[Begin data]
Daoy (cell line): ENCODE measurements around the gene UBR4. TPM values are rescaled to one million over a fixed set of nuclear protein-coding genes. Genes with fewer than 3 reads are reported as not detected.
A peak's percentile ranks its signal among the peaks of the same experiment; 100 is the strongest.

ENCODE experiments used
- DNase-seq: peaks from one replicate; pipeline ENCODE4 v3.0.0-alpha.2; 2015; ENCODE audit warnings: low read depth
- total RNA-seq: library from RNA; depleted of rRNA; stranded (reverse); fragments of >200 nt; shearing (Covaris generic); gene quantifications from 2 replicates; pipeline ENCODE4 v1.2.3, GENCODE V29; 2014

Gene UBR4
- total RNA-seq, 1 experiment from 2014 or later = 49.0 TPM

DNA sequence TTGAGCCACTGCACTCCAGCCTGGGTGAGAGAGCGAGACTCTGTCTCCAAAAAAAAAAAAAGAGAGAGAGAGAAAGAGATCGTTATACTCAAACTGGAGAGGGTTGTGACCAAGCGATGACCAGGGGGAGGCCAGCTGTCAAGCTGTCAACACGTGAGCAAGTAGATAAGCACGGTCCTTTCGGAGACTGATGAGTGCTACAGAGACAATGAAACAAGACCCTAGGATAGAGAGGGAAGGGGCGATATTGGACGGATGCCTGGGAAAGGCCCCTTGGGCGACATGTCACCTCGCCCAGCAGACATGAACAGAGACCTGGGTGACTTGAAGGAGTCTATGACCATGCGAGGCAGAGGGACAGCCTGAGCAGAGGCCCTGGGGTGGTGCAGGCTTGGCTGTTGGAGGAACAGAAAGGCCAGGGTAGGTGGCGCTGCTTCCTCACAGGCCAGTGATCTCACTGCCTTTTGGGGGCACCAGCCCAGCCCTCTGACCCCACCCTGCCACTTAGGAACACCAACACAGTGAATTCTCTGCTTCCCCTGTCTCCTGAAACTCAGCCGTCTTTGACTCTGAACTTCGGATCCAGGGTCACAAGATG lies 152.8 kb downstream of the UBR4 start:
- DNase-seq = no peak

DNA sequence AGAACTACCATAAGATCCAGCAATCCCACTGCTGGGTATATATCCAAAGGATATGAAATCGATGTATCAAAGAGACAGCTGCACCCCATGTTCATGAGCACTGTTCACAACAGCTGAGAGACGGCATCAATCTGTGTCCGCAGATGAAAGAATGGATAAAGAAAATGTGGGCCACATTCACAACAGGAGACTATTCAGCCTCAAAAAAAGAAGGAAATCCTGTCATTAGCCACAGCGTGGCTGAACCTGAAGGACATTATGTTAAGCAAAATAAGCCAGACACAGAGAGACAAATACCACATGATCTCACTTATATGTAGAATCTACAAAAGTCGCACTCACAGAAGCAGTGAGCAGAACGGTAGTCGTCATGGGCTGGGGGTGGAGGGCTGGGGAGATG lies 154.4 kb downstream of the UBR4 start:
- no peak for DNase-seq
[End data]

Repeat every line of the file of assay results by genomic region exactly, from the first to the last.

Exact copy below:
Daoy (cell line): ENCODE measurements around the gene UBR4. TPM values are rescaled to one million over a fixed set of nuclear protein-coding genes. Genes with fewer than 3 reads are reported as not detected.
A peak's percentile ranks its signal among the peaks of the same experiment; 100 is the strongest.

ENCODE experiments used
- DNase-seq: peaks from one replicate; pipeline ENCODE4 v3.0.0-alpha.2; 2015; ENCODE audit warnings: low read depth
- total RNA-seq: library from RNA; depleted of rRNA; stranded (reverse); fragments of >200 nt; shearing (Covaris generic); gene quantifications from 2 replicates; pipeline ENCODE4 v1.2.3, GENCODE V29; 2014

Gene UBR4
- total RNA-seq, 1 experiment from 2014 or later = 49.0 TPM

DNA sequence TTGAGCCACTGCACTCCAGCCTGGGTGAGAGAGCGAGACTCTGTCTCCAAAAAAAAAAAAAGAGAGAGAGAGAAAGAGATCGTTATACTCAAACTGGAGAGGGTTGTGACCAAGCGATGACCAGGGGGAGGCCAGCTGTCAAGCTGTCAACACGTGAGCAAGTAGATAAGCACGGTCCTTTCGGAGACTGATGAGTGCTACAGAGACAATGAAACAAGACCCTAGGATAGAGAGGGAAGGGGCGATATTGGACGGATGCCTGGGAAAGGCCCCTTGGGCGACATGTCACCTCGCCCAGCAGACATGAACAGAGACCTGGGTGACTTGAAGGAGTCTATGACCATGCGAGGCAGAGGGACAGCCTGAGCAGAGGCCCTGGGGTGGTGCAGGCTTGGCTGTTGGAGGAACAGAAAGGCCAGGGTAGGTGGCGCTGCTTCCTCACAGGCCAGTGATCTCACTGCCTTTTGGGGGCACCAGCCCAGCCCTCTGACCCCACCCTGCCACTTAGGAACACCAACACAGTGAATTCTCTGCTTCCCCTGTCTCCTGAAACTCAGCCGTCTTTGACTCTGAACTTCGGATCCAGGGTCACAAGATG lies 152.8 kb downstream of the UBR4 start:
- DNase-seq = no peak

DNA sequence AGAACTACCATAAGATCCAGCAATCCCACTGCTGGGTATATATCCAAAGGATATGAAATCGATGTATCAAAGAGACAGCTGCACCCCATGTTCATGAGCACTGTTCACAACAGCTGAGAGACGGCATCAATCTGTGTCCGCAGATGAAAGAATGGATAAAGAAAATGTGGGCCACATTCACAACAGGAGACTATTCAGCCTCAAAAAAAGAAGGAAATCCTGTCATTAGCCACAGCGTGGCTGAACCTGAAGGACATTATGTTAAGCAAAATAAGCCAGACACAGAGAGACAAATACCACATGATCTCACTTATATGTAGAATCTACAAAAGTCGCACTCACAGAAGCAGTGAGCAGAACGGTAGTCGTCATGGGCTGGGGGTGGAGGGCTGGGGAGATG lies 154.4 kb downstream of the UBR4 start:
- no peak for DNase-seq